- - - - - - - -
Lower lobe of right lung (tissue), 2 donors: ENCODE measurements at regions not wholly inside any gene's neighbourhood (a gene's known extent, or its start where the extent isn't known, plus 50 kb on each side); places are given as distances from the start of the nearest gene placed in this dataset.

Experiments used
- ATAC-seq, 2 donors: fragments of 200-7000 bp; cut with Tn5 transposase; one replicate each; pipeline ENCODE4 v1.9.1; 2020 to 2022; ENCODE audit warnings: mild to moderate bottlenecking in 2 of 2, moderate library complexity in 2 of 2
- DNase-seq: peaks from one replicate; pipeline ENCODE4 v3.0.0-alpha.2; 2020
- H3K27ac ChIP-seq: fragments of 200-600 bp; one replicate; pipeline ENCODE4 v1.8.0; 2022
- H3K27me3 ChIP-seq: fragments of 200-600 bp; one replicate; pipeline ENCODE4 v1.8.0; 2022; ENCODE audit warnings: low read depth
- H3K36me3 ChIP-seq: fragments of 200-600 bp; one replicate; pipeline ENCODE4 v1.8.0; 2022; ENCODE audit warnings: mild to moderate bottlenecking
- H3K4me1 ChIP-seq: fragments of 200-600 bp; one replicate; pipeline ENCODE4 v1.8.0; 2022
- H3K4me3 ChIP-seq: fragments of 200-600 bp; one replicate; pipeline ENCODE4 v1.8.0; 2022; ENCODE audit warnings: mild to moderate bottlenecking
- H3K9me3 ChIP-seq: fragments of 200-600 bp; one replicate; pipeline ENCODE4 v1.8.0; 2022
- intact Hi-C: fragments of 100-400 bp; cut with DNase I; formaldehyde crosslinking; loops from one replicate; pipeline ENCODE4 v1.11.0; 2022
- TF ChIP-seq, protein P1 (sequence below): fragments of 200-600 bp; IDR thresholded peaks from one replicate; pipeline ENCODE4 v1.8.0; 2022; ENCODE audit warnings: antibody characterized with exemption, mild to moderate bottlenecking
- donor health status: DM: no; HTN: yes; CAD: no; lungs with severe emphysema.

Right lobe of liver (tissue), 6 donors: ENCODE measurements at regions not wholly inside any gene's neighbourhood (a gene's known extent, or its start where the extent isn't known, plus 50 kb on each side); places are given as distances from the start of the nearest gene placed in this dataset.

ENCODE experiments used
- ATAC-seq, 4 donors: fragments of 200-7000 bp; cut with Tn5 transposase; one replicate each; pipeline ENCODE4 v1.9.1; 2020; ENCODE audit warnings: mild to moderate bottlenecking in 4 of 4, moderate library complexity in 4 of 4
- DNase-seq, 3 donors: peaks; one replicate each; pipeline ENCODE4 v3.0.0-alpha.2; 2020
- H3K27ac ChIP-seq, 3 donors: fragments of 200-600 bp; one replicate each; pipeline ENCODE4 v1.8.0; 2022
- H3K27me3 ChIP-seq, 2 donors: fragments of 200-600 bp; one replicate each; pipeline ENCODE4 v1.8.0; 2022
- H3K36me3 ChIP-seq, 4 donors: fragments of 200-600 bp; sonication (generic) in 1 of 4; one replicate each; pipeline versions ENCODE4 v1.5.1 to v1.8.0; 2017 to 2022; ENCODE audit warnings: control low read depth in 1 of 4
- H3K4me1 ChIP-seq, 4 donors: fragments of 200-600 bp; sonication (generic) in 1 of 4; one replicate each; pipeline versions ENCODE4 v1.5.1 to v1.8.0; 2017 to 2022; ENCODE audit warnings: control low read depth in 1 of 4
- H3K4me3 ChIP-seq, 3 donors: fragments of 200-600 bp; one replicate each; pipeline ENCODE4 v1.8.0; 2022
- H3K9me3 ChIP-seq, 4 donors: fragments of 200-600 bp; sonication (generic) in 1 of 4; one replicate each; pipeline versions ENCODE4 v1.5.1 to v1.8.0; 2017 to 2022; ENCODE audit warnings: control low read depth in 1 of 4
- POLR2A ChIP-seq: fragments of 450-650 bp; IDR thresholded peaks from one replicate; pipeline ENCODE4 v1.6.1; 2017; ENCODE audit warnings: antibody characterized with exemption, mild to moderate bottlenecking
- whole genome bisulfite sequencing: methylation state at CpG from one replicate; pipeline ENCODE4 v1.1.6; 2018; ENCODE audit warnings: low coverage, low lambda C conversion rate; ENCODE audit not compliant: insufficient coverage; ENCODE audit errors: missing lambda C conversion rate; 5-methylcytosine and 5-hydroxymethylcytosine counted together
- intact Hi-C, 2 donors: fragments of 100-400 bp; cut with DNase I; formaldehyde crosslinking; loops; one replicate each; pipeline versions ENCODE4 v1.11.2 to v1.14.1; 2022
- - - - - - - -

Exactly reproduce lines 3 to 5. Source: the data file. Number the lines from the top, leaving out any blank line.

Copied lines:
- ATAC-seq, 2 donors: fragments of 200-7000 bp; cut with Tn5 transposase; one replicate each; pipeline ENCODE4 v1.9.1; 2020 to 2022; ENCODE audit warnings: mild to moderate bottlenecking in 2 of 2, moderate library complexity in 2 of 2
- DNase-seq: peaks from one replicate; pipeline ENCODE4 v3.0.0-alpha.2; 2020
- H3K27ac ChIP-seq: fragments of 200-600 bp; one replicate; pipeline ENCODE4 v1.8.0; 2022